Next issue is that there is a possibility of water intoxication. Too much water can cause water intoxication. What does water intoxication cause? Seizures and possibly coma or even death. This happens because the water causes an imbalance in the blood, it dilutes the blood which makes the electrolytes in the blood go out of balance. This argument is countered often with "I only gave small amounts." Well lets go back to the size of a babies stomach. How much is to much when the stomach is the size of a marble? What about a ping pong ball? What about an egg? What is the point of risking anything if your breast milk first releases fore milk which is like a drink it is pretty much all water, then comes the hind milk which is fatty and is the "food". Also keep in mind that both fore and hind milk have nutrients and water does not. A newborns body is not equipped or able to work the water over well! No nothing bad probably will happen if you give a little but personally I did not want to risk anything nor fill my son's tummy up with something nutritionally void.
      But all beings need water. Our bodies are over 80% water. Yes but breast milk is also mainly water. Your child gets enough water and will not be thirsty after breast milk!

      Lets look at animals. No animal drinks water whilst feeding on milk. Also think about tribal communities, our historical ancestors. They had no bottles or things with which to give their babies water and hence their babies fed on breast milk. It is nature to feed milk and not give water to babies.

     I once heard the arguement that breastmilk is sweet. After sweet stuff you need water. This may aply to you after you eat candy it does not to a newborn. Number one breast milk is liquid unlike candy. Number two they only know breast milk and have no idea preconception that you must drink water after. Also it is naturally sweet and MADE for them. This argument just makes no sense to me it just leaves me opening my mouth like a fish and being unable to collect my thoughts to explain just how nonsensical this argument is.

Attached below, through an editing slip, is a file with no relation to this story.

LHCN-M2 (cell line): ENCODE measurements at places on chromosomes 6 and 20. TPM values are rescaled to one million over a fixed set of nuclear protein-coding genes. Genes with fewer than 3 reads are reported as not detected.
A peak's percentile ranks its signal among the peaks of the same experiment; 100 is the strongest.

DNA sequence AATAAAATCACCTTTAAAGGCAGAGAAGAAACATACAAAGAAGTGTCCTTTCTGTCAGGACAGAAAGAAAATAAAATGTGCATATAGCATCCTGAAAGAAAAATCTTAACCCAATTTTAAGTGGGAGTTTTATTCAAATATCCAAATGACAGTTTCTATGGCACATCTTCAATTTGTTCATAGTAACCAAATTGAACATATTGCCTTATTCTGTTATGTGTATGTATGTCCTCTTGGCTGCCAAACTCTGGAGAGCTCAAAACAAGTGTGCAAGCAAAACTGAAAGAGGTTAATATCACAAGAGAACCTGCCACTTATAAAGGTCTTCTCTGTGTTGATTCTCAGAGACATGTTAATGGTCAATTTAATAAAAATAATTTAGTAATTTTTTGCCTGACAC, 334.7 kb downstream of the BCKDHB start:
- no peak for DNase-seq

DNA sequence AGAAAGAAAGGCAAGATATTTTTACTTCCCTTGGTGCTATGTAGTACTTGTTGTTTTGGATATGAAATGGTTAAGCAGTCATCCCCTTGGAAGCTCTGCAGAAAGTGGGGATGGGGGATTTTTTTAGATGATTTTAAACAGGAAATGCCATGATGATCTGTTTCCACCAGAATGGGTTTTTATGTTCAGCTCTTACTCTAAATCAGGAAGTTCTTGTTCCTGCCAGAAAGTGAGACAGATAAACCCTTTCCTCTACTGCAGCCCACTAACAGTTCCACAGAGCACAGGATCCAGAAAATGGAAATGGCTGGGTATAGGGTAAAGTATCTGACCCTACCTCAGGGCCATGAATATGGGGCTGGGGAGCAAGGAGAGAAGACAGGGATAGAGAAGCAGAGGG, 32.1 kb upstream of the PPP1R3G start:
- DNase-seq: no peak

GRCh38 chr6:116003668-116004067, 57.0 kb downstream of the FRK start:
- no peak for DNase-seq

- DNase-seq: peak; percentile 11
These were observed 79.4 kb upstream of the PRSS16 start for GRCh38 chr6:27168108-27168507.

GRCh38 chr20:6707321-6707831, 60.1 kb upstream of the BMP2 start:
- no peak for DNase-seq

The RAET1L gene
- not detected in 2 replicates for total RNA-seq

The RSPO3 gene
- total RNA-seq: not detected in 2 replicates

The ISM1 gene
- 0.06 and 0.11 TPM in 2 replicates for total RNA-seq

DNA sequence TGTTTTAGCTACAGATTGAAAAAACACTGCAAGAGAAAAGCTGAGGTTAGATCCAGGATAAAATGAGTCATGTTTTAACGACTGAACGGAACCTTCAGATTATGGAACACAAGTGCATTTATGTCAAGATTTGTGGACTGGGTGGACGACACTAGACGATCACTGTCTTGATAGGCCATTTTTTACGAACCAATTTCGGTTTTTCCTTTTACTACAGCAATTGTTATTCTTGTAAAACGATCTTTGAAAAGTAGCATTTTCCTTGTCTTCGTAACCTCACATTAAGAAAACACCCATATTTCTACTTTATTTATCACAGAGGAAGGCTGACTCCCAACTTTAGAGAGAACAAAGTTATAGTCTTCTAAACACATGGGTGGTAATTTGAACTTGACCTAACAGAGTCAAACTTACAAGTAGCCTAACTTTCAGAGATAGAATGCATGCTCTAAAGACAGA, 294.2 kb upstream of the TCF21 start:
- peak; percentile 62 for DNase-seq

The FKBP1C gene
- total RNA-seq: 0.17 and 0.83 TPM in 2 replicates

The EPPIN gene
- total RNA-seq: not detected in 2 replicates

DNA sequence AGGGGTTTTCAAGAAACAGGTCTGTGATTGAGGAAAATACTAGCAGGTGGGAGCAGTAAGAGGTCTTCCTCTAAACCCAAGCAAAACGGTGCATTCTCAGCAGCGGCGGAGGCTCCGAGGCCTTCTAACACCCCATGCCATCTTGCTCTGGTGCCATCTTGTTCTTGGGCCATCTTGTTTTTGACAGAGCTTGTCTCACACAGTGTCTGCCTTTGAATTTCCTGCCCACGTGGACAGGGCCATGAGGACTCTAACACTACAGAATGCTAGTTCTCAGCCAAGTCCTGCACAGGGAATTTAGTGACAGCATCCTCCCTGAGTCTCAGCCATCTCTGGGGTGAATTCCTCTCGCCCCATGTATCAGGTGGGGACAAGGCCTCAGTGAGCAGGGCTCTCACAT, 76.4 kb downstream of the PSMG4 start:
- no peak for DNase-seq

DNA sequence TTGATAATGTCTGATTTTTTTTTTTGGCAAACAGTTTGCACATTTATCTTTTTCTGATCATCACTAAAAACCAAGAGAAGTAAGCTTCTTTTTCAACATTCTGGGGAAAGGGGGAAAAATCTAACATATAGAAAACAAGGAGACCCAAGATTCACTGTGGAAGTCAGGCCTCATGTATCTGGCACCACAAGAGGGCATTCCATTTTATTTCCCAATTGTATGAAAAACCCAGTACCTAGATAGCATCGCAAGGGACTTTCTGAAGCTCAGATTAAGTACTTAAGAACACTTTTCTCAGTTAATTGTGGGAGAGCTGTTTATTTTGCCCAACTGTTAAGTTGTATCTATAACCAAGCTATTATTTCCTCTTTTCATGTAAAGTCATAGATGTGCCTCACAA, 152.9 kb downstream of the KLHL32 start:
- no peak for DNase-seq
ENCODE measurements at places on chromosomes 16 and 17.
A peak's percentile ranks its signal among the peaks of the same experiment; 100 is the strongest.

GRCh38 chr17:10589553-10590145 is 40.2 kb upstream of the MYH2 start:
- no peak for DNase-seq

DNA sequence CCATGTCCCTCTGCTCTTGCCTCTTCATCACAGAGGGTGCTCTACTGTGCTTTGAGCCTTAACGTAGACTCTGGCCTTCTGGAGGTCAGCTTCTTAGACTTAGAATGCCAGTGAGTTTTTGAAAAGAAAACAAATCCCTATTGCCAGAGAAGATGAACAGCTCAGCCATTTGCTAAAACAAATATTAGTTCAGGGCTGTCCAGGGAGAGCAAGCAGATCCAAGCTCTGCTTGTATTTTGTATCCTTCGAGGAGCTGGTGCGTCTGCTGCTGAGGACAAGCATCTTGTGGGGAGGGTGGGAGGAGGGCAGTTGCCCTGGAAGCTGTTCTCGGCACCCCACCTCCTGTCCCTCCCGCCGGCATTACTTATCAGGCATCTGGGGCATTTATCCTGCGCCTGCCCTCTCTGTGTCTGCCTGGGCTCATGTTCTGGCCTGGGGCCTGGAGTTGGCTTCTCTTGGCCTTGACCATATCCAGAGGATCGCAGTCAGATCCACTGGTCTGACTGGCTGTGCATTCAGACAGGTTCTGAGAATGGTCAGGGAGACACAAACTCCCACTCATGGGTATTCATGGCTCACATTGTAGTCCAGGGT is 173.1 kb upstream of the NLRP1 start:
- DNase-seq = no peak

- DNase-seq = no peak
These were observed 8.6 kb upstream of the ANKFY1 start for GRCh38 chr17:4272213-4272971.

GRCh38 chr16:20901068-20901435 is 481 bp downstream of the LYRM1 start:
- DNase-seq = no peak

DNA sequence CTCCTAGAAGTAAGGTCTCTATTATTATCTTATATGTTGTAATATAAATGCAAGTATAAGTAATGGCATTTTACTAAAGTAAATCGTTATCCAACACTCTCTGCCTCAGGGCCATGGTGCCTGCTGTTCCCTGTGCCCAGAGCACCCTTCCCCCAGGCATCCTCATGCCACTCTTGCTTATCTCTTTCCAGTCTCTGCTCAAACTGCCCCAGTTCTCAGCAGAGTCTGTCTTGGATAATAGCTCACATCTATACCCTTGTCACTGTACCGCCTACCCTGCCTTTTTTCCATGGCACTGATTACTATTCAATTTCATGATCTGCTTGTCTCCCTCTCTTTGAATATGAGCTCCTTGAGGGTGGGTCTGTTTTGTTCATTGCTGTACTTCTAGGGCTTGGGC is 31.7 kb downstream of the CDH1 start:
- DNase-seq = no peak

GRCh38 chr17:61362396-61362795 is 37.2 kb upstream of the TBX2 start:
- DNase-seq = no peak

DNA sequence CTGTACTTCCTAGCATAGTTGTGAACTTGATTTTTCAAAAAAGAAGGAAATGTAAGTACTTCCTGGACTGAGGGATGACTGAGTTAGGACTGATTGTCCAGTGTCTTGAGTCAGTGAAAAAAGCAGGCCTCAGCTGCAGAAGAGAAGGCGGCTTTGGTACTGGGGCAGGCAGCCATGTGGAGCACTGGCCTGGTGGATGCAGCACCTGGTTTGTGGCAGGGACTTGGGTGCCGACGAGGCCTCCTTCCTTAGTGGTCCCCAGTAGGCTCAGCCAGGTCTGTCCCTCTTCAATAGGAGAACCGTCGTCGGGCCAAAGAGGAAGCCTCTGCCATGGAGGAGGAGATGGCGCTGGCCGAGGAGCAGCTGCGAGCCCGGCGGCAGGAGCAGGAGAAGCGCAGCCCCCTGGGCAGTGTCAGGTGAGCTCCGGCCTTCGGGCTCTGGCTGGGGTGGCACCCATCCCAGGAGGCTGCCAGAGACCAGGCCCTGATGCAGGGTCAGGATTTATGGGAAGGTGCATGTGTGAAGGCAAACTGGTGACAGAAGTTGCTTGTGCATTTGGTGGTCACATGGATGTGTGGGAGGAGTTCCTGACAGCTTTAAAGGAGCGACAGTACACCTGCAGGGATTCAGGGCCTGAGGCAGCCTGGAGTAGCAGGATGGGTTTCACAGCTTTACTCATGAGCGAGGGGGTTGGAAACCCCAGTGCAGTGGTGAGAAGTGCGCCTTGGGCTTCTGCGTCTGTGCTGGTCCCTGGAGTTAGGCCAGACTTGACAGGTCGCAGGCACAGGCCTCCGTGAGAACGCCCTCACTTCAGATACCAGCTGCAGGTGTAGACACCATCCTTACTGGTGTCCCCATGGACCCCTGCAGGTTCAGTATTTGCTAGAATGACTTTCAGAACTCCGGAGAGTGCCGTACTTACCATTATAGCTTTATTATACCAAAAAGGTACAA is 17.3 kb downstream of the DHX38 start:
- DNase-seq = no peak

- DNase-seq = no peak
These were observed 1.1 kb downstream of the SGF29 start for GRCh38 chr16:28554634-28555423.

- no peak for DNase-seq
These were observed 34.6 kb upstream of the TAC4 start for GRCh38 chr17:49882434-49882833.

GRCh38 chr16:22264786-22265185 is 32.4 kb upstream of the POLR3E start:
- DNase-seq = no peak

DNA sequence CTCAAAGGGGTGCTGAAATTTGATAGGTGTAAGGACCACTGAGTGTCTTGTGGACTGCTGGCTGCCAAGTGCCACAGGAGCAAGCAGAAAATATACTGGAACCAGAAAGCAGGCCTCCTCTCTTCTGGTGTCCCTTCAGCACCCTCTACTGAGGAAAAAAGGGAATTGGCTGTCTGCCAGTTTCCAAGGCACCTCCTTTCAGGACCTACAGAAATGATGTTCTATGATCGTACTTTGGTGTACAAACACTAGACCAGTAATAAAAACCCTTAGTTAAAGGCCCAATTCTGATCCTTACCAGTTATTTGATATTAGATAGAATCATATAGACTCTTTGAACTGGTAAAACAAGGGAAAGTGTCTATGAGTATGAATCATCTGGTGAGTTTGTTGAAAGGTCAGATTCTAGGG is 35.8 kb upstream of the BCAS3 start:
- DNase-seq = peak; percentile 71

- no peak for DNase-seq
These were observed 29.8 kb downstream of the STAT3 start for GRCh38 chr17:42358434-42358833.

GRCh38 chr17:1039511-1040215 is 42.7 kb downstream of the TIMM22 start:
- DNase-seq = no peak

There is something called gripe water said to help with colic. My mother in law kept pushing it and I heard great things and did give a tiny bit when he was crying from gasses.  I gave minimal amounts less then required for his weight and only when he was crying uncontrollably and not even every day and from my experience it never really helped that I noticed. I wouldn't use it again. My doctor later told me that gripe water is more psychologically soothing it does not actually do anything, its more that you feel you DID something to help. Whether that is true or not I cannot say but I know it never actually helped in our case.

  What if they have a fever. This is slightly different. If your child is constipated or has a fever a doctor may recommend giving water but they will say how much. It is not normally necessary even in these cases though.

     When is it recommended that I give water? After your child starts eating solids or even later. They will drink water after solids and by a year they can drink water freely. Some say giving water from birth teaches them the good habit of choosing water. YOU are the one who teaches the good habits. If when they begin solids you offer water or milk and don't give sugary drinks they will learn to choose water and will like it.

So what do you think, should a newborn get water? Did you or would you give water?


  1. It is all about when a baby is ready. Each baby is so different. We are just starting to give our daughter water. We waited a long time for cereal. We tried she wasn't really taking to it, so we stopped. Then a few weeks later we tried again and she was ready.
    And gripe water was a LIFE SAVER for us. She was very colicky and the gripe water definitely made her feel better. She still cried but it definitely helped. Great post! Her from the Friday blog hop :)

  2. I definitely agree that newborns only need breastmilk, which is made up of water. I can see the recommendation for water and formula. I didn't use gripe water, usually nursing did the trick if my son had a gassy tummy (coupled with burping and baby bicycles).

    I think there is a lot of misinformation so it is great you are educating people and are so passionate about it!